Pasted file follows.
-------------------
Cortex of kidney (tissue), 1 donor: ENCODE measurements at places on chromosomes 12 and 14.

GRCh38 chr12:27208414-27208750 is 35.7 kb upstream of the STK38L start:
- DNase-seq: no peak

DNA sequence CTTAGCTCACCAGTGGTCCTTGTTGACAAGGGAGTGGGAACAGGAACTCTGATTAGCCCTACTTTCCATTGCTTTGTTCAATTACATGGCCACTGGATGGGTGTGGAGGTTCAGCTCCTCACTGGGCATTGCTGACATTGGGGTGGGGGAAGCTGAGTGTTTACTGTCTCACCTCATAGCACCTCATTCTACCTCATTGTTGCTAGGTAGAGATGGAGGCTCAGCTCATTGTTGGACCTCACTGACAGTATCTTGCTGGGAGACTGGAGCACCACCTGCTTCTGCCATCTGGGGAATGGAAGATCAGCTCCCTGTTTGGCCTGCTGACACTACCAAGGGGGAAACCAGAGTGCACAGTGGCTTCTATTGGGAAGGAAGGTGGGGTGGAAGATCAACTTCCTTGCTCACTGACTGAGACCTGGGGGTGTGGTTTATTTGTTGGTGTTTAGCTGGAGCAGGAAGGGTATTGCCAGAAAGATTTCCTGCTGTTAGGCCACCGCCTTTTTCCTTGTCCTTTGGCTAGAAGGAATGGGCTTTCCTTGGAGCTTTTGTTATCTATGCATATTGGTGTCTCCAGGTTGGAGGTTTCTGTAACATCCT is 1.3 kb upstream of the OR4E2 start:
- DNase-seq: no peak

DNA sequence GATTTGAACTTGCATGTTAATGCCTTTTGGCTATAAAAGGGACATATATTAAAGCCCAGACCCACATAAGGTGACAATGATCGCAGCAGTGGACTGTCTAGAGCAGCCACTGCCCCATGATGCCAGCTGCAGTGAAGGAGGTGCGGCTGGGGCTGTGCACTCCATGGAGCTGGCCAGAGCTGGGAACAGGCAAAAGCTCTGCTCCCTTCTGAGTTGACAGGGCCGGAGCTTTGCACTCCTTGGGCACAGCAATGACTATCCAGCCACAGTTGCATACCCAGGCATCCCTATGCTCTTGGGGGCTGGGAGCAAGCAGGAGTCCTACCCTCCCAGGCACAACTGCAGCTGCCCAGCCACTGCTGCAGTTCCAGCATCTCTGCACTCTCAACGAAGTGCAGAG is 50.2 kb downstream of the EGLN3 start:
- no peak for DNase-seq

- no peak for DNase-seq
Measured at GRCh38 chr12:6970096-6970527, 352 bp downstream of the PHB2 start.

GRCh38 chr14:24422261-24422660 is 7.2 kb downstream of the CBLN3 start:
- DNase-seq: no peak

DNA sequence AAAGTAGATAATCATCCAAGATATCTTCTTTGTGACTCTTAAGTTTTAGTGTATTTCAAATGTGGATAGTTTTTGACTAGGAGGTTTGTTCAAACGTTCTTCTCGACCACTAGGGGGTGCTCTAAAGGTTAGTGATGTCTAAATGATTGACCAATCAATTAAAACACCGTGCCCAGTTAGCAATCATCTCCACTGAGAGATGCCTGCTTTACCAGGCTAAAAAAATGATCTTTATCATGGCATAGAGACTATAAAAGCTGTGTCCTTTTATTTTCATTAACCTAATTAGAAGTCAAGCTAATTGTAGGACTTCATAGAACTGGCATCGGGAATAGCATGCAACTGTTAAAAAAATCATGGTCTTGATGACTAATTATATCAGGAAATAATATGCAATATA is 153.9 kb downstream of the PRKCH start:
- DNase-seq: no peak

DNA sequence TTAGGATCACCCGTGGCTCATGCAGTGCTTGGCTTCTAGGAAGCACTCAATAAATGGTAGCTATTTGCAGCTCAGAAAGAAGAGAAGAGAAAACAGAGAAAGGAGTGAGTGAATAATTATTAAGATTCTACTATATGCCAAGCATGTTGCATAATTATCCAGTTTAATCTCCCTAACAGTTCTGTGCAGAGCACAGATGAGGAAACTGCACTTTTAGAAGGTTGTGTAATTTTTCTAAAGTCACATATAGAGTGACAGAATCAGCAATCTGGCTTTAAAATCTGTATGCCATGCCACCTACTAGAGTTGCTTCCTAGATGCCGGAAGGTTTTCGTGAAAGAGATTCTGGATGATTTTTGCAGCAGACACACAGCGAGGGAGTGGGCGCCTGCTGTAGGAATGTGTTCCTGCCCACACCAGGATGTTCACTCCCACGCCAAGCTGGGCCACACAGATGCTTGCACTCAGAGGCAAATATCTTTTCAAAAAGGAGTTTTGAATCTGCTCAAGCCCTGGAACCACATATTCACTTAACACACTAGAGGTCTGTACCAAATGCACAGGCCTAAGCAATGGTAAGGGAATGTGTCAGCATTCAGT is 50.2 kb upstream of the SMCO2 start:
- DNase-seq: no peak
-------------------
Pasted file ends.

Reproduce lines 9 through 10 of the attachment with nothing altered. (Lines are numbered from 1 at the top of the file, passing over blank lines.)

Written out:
Measured at GRCh38 chr12:6970096-6970527, 352 bp downstream of the PHB2 start.

GRCh38 chr14:24422261-24422660 is 7.2 kb downstream of the CBLN3 start: